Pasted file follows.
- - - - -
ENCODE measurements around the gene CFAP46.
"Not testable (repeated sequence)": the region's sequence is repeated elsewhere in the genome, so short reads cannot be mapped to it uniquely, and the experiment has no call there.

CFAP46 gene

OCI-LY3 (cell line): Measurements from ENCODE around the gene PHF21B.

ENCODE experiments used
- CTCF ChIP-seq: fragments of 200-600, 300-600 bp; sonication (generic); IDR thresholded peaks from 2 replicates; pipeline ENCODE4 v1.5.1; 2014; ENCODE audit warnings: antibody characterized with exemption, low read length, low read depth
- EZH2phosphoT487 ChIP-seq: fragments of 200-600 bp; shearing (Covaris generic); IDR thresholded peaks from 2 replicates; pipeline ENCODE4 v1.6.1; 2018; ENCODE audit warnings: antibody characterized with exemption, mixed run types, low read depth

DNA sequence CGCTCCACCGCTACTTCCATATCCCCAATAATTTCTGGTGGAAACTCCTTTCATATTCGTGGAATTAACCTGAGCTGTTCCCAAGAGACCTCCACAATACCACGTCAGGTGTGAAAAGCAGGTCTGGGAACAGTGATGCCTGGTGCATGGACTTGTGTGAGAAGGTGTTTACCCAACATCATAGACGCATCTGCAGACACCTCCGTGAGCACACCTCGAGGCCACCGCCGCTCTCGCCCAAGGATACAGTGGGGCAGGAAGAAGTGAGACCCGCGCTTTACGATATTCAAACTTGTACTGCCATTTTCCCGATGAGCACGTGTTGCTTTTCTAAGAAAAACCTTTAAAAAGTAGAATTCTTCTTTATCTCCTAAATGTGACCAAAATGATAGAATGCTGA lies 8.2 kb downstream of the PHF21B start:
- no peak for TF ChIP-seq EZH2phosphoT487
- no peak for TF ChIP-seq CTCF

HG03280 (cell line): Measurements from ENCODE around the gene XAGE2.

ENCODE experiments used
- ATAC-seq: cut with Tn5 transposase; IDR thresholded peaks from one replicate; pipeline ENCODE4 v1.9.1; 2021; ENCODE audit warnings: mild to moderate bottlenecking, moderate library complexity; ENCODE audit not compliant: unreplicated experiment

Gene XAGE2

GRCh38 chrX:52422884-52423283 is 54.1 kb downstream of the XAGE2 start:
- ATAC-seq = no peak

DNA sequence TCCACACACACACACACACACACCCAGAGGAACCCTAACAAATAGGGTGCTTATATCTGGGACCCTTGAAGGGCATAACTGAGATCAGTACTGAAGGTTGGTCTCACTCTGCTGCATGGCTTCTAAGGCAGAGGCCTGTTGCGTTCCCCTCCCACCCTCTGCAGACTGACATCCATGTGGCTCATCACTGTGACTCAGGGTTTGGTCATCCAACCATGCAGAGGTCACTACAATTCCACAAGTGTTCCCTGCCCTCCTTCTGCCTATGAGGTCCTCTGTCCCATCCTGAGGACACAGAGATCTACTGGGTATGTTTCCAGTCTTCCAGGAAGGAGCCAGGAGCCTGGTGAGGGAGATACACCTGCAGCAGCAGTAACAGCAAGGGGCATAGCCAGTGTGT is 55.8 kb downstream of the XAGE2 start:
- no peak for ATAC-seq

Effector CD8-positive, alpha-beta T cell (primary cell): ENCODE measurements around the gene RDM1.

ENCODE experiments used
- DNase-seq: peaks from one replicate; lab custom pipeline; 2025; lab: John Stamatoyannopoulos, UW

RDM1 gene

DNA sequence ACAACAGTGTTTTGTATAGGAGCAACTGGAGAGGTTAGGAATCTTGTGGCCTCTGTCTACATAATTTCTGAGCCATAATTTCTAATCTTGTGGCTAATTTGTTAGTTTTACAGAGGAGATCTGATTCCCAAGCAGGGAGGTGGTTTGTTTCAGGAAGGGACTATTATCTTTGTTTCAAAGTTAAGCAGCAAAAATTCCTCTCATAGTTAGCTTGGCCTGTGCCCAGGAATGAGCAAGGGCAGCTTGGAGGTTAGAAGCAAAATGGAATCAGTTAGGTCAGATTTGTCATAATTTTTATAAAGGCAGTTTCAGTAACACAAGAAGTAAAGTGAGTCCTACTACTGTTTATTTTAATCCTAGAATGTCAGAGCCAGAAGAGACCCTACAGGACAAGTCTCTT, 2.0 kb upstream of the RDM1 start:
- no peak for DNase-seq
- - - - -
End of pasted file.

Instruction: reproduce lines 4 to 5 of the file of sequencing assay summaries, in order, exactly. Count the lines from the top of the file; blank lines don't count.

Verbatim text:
OCI-LY3 (cell line): Measurements from ENCODE around the gene PHF21B.

ENCODE experiments used